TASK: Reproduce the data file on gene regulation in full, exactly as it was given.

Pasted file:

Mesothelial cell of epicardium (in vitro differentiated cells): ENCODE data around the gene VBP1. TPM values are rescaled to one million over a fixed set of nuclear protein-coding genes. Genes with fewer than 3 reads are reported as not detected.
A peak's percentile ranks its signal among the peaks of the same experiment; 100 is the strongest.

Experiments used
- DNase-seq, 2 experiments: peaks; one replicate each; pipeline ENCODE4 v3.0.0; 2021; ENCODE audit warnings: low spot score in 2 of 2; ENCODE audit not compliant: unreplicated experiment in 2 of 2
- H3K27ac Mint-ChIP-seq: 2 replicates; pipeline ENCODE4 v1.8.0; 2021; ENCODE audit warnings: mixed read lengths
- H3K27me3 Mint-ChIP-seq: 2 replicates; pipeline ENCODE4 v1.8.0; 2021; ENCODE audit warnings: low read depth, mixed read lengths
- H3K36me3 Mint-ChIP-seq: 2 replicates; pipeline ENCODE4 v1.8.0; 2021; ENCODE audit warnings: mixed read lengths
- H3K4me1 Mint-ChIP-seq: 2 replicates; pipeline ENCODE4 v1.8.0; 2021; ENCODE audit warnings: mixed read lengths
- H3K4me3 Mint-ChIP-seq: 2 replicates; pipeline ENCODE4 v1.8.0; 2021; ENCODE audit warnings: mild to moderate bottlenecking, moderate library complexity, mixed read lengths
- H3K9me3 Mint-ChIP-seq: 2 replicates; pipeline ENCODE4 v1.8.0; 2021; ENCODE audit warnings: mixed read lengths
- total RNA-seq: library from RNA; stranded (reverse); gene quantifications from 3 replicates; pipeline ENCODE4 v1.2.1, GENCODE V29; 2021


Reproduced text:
Mesothelial cell of epicardium (in vitro differentiated cells): ENCODE data around the gene VBP1. TPM values are rescaled to one million over a fixed set of nuclear protein-coding genes. Genes with fewer than 3 reads are reported as not detected.
A peak's percentile ranks its signal among the peaks of the same experiment; 100 is the strongest.

Experiments used
- DNase-seq, 2 experiments: peaks; one replicate each; pipeline ENCODE4 v3.0.0; 2021; ENCODE audit warnings: low spot score in 2 of 2; ENCODE audit not compliant: unreplicated experiment in 2 of 2
- H3K27ac Mint-ChIP-seq: 2 replicates; pipeline ENCODE4 v1.8.0; 2021; ENCODE audit warnings: mixed read lengths
- H3K27me3 Mint-ChIP-seq: 2 replicates; pipeline ENCODE4 v1.8.0; 2021; ENCODE audit warnings: low read depth, mixed read lengths
- H3K36me3 Mint-ChIP-seq: 2 replicates; pipeline ENCODE4 v1.8.0; 2021; ENCODE audit warnings: mixed read lengths
- H3K4me1 Mint-ChIP-seq: 2 replicates; pipeline ENCODE4 v1.8.0; 2021; ENCODE audit warnings: mixed read lengths
- H3K4me3 Mint-ChIP-seq: 2 replicates; pipeline ENCODE4 v1.8.0; 2021; ENCODE audit warnings: mild to moderate bottlenecking, moderate library complexity, mixed read lengths
- H3K9me3 Mint-ChIP-seq: 2 replicates; pipeline ENCODE4 v1.8.0; 2021; ENCODE audit warnings: mixed read lengths
- total RNA-seq: library from RNA; stranded (reverse); gene quantifications from 3 replicates; pipeline ENCODE4 v1.2.1, GENCODE V29; 2021